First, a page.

40. And you see by this example also what I meant just now by saying, that our own ornament was not only wrongly placed, but wrongly FINISHED. The very qualities which fit this leaf-decoration for due effect upon the eye, are those which would conduce to economy in its execution. A more expensive ornament would be less effective; and it is the very price we pay for finishing our decorations which spoils our architecture. And the curious thing is, that while you all appreciate, and that far too highly, what is called "the bold style" in painting, you cannot appreciate it in sculpture. You like a hurried, broad, dashing manner of execution in a water-color drawing, though that may be seen as near as you choose, and yet you refuse to admit the nobleness of a bold, simple, and dashing stroke of the chisel in work which is to be seen forty fathoms off. Be assured that "handling" is as great a thing in marble as in paint, and that the power of producing a masterly effect with few touches is as essential in an architect as in a draughtsman; though indeed that power is never perfectly attained except by those who possess the power of giving the highest finish when there is occasion.

41. But there is yet another and a weightier charge to be brought against our modern Pseudo-Greek ornamentation. It is, first, wrongly placed; secondly, wrongly finished; and, thirdly, utterly without meaning. Observe in these two Gothic ornaments, and in every other ornament that ever was carved in the great Gothic times, there is a definite aim at the representation of some natural object. In fig. 15 you have an exquisite group of rose-stems, with the flowers and buds; in fig. 16, various wild weeds, especially the Geranium pratense; in every case you have an approximation to a natural form, and an unceasing variety of suggestion. But how much of Nature have you in your Greek buildings? I will show you, taking for an example the best you have lately built; and, in doing so, I trust that nothing that I say will be thought to have any personal purpose, and that the architect of the building in question will forgive me; for it is just because it is a good example of the style that I think it more fair to use it for an example. If the building were a bad one of the kind, it would not be a fair instance; and I hope, therefore, that in speaking of the institution on the Mound, just in progress, I shall be understood as meaning rather a compliment to its architect than otherwise. It is not his fault that we force him to build in the Greek manner.

42. Now, according to the orthodox practice in modern architecture, the most delicate and minute pieces of sculpture on that building are at the very top of it, just under its gutter. You cannot see them in a dark day, and perhaps may never, to this hour, have noticed them at all. But there they are: sixty-six finished heads of lions, all exactly the same; and, therefore, I suppose, executed on some noble Greek type, too noble to allow any modest Modern to think of improving upon it. But whether executed on a Greek type or no, it is to be presumed that, as there are sixty-six of them alike, and on so important a building as that which is to contain your school of design, and which is the principal example of the Athenian style in modern Athens, there must be something especially admirable in them, and deserving your most attentive contemplation. In order, therefore, that you might have a fair opportunity of estimating their beauty, I was desirous of getting a sketch of a real lion's head to compare with them, and my friend Mr. Millais kindly offered to draw both the one and the other for me. You have not, however, at present, a lion in your zoological collection; and it being, as you are probably aware, the first principle of Pre-Raphaelitism, as well as essential to my object in the present instance, that no drawing should be made except from Nature itself, I was obliged to be content with a tiger's head, which, however, will answer my purpose just as well, in enabling you to compare a piece of true, faithful, and natural work with modern architectural sculpture. Here, in the first place, is Mr. Millais' drawing from the living beast (fig. 17, frontispiece). I have not the least fear but that you will at once acknowledge its truth and feel its power. Prepare yourselves next for the Grecian sublimity of the ideal beast, from the cornice of your schools of design. Behold it (fig. 18).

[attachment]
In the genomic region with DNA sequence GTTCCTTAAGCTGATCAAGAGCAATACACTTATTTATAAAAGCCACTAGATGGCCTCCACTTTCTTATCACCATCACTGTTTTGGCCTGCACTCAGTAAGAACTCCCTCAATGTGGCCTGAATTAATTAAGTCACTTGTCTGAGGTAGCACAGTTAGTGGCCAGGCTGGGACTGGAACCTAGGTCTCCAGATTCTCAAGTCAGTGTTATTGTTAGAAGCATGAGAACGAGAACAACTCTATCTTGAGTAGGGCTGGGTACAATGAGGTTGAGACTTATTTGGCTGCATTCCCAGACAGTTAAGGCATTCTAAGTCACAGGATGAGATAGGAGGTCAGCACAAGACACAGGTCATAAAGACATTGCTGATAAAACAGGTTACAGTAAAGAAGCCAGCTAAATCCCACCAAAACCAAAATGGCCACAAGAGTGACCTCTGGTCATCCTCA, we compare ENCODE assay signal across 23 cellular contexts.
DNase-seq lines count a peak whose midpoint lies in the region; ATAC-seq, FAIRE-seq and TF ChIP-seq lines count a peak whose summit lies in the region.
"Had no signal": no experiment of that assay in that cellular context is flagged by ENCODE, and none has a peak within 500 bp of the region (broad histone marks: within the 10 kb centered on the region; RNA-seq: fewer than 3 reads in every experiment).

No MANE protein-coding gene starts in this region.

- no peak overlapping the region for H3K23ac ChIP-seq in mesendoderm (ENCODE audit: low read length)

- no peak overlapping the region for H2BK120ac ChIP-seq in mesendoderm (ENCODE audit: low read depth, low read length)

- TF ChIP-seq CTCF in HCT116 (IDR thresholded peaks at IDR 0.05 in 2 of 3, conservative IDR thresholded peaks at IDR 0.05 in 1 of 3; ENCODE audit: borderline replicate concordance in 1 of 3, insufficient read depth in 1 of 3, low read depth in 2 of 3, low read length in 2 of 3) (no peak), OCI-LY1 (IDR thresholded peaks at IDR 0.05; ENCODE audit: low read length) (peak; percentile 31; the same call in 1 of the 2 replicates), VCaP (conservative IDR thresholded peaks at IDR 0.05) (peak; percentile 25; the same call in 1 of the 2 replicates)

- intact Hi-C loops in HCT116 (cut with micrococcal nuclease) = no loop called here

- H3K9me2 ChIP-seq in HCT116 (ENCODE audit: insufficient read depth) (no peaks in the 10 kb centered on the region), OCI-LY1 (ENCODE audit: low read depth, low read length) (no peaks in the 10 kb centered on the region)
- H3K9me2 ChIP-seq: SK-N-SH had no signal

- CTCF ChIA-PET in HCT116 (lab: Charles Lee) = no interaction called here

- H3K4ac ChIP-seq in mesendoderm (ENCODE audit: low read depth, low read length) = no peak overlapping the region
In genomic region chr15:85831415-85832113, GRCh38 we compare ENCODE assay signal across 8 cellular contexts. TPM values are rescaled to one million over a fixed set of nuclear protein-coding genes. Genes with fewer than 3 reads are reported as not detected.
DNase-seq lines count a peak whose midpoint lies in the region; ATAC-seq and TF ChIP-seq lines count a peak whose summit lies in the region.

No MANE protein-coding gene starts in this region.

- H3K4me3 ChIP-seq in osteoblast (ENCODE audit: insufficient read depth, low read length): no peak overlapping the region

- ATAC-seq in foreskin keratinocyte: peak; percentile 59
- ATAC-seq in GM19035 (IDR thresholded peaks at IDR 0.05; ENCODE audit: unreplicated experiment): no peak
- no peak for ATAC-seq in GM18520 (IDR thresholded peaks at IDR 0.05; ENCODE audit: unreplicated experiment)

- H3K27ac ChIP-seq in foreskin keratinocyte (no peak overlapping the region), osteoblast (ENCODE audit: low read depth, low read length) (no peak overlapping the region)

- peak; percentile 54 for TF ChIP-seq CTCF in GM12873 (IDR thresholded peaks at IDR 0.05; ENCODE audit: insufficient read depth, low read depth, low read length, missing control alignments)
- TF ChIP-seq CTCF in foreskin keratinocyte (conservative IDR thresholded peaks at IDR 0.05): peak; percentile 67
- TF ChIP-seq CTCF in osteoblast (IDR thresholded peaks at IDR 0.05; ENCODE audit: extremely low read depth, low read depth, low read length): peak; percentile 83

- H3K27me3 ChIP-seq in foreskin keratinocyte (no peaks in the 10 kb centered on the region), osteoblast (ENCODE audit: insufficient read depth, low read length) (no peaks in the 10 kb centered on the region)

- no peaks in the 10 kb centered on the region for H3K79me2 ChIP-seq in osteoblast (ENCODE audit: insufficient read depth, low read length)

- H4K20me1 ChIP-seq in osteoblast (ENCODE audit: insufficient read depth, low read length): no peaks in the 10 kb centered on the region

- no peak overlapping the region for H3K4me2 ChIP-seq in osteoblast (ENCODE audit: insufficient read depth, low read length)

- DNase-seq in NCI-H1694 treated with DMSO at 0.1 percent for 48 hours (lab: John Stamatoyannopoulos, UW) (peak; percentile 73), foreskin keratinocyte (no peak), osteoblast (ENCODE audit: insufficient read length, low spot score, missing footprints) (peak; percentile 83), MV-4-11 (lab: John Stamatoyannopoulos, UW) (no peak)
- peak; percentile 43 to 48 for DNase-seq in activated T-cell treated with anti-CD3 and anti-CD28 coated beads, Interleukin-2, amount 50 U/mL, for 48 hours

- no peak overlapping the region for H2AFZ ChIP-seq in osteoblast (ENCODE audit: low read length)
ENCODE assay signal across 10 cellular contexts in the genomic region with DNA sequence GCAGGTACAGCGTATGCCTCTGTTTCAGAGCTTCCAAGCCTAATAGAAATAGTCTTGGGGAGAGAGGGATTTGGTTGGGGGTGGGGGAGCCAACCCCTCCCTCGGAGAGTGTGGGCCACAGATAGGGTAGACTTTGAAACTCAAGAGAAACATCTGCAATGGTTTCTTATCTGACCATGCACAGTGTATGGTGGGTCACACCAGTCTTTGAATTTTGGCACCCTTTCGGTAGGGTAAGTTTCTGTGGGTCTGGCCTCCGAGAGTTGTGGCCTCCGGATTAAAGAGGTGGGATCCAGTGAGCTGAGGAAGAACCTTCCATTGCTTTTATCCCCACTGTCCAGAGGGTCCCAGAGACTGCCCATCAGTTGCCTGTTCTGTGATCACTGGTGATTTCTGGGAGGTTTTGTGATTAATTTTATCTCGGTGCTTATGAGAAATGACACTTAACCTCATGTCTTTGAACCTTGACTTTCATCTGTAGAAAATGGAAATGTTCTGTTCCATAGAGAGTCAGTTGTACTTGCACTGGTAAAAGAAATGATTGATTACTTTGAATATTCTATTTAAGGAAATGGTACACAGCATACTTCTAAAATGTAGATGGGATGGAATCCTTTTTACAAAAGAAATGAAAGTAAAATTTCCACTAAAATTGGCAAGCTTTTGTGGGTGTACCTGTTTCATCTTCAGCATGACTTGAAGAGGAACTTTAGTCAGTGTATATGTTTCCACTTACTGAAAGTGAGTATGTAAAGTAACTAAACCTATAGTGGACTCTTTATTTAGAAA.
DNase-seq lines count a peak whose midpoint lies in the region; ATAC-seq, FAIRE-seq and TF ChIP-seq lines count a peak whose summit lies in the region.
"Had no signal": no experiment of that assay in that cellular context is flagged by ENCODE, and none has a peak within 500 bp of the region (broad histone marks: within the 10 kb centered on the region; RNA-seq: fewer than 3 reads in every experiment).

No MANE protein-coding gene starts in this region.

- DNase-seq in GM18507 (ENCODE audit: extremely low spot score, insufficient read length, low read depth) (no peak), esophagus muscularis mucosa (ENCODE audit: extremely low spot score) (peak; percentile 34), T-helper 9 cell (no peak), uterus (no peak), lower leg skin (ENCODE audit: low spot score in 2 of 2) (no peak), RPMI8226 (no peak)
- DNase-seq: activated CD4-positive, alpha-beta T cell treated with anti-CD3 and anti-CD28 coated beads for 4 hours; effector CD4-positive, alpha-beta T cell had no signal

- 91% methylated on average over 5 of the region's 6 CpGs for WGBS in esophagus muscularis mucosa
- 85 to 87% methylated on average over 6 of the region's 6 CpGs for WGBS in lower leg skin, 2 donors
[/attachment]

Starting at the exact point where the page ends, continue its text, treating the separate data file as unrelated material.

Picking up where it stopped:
43. Now we call ourselves civilized and refined in matters of art, but I assure you it is seldom that, in the very basest and coarsest grotesques of the inferior Gothic workmen, anything so contemptible as this head can be ever found. They only sink into such a failure accidentally, and in a single instance; and we, in our civilization, repeat this noble piece of work threescore and six times over, as not being able to invent anything else so good! Do not think Mr. Millais has caricatured it. It is drawn with the strictest fidelity; photograph one of the heads to-morrow, and you will find the photograph tell you the same tale. Neither imagine that this is an unusual example of modern work. Your banks and public offices are covered with ideal lions' heads in every direction, and you will find them all just as bad as this. And, farther, note that the admission of such barbarous types of sculpture is not merely ridiculous; it is seriously harmful to your powers of perceiving truth or beauty of any kind or at any time. Imagine the effect on the minds of your children of having such representations of a lion's head as this thrust upon them perpetually; and consider what a different effect might be produced upon them if, instead of this barren and insipid absurdity, every boss on your buildings were, according to the workman's best ability, a faithful rendering of the form of some existing animal, so that all their walls were so many pages of natural history. And, finally, consider the difference, with respect to the mind of the workman himself, between being kept all his life carving, by sixties, and forties, and thirties, repetitions of one false and futile model,—and being sent, for every piece of work he had to execute, to make a stern and faithful study from some living creature of God.